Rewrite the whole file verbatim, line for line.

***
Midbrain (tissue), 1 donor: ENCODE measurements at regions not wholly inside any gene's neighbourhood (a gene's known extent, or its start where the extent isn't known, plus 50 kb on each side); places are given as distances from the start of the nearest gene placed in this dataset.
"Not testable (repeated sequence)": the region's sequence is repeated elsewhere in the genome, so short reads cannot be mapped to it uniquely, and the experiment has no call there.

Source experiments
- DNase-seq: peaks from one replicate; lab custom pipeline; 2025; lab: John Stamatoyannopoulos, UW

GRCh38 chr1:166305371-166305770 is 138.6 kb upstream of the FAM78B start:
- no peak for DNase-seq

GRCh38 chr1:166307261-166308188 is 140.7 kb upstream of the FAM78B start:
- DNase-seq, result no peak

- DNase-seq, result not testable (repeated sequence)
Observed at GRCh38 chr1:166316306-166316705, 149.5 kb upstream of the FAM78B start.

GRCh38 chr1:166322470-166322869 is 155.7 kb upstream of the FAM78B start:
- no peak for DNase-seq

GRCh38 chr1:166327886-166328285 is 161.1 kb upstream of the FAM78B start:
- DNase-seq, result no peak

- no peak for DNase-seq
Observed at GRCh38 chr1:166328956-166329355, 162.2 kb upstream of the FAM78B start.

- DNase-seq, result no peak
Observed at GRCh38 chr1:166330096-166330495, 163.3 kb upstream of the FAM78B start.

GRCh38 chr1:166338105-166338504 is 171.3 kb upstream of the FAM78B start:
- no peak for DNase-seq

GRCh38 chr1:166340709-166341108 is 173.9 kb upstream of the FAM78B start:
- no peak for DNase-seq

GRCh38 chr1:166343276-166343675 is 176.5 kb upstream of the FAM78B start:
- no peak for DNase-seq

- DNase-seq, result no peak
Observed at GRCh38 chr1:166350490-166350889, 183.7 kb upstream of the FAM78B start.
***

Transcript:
Midbrain (tissue), 1 donor: ENCODE measurements at regions not wholly inside any gene's neighbourhood (a gene's known extent, or its start where the extent isn't known, plus 50 kb on each side); places are given as distances from the start of the nearest gene placed in this dataset.
"Not testable (repeated sequence)": the region's sequence is repeated elsewhere in the genome, so short reads cannot be mapped to it uniquely, and the experiment has no call there.

Source experiments
- DNase-seq: peaks from one replicate; lab custom pipeline; 2025; lab: John Stamatoyannopoulos, UW

GRCh38 chr1:166305371-166305770 is 138.6 kb upstream of the FAM78B start:
- no peak for DNase-seq

GRCh38 chr1:166307261-166308188 is 140.7 kb upstream of the FAM78B start:
- DNase-seq, result no peak

- DNase-seq, result not testable (repeated sequence)
Observed at GRCh38 chr1:166316306-166316705, 149.5 kb upstream of the FAM78B start.

GRCh38 chr1:166322470-166322869 is 155.7 kb upstream of the FAM78B start:
- no peak for DNase-seq

GRCh38 chr1:166327886-166328285 is 161.1 kb upstream of the FAM78B start:
- DNase-seq, result no peak

- no peak for DNase-seq
Observed at GRCh38 chr1:166328956-166329355, 162.2 kb upstream of the FAM78B start.

- DNase-seq, result no peak
Observed at GRCh38 chr1:166330096-166330495, 163.3 kb upstream of the FAM78B start.

GRCh38 chr1:166338105-166338504 is 171.3 kb upstream of the FAM78B start:
- no peak for DNase-seq

GRCh38 chr1:166340709-166341108 is 173.9 kb upstream of the FAM78B start:
- no peak for DNase-seq

GRCh38 chr1:166343276-166343675 is 176.5 kb upstream of the FAM78B start:
- no peak for DNase-seq

- DNase-seq, result no peak
Observed at GRCh38 chr1:166350490-166350889, 183.7 kb upstream of the FAM78B start.